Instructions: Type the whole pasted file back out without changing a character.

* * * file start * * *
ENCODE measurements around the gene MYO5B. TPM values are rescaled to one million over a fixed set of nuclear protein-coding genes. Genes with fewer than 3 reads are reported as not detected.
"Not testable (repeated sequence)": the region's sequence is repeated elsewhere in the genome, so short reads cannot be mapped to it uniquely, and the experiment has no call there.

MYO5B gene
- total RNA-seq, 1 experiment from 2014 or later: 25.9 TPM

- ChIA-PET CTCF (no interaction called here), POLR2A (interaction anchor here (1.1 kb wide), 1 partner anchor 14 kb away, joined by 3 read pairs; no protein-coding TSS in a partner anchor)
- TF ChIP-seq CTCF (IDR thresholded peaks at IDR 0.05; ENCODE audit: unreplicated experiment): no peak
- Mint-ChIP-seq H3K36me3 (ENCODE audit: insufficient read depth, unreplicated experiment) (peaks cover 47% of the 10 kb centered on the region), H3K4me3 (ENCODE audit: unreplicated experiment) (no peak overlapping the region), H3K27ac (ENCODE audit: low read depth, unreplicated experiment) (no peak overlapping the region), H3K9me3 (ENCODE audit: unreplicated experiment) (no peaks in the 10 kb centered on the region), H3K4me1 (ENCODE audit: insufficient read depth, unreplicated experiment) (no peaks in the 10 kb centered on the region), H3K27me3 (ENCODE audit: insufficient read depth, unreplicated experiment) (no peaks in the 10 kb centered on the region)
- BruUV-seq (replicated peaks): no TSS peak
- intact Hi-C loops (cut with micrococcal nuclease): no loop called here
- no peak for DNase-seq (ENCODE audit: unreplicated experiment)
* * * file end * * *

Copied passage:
ENCODE measurements around the gene MYO5B. TPM values are rescaled to one million over a fixed set of nuclear protein-coding genes. Genes with fewer than 3 reads are reported as not detected.
"Not testable (repeated sequence)": the region's sequence is repeated elsewhere in the genome, so short reads cannot be mapped to it uniquely, and the experiment has no call there.

MYO5B gene
- total RNA-seq, 1 experiment from 2014 or later: 25.9 TPM

- ChIA-PET CTCF (no interaction called here), POLR2A (interaction anchor here (1.1 kb wide), 1 partner anchor 14 kb away, joined by 3 read pairs; no protein-coding TSS in a partner anchor)
- TF ChIP-seq CTCF (IDR thresholded peaks at IDR 0.05; ENCODE audit: unreplicated experiment): no peak
- Mint-ChIP-seq H3K36me3 (ENCODE audit: insufficient read depth, unreplicated experiment) (peaks cover 47% of the 10 kb centered on the region), H3K4me3 (ENCODE audit: unreplicated experiment) (no peak overlapping the region), H3K27ac (ENCODE audit: low read depth, unreplicated experiment) (no peak overlapping the region), H3K9me3 (ENCODE audit: unreplicated experiment) (no peaks in the 10 kb centered on the region), H3K4me1 (ENCODE audit: insufficient read depth, unreplicated experiment) (no peaks in the 10 kb centered on the region), H3K27me3 (ENCODE audit: insufficient read depth, unreplicated experiment) (no peaks in the 10 kb centered on the region)
- BruUV-seq (replicated peaks): no TSS peak
- intact Hi-C loops (cut with micrococcal nuclease): no loop called here
- no peak for DNase-seq (ENCODE audit: unreplicated experiment)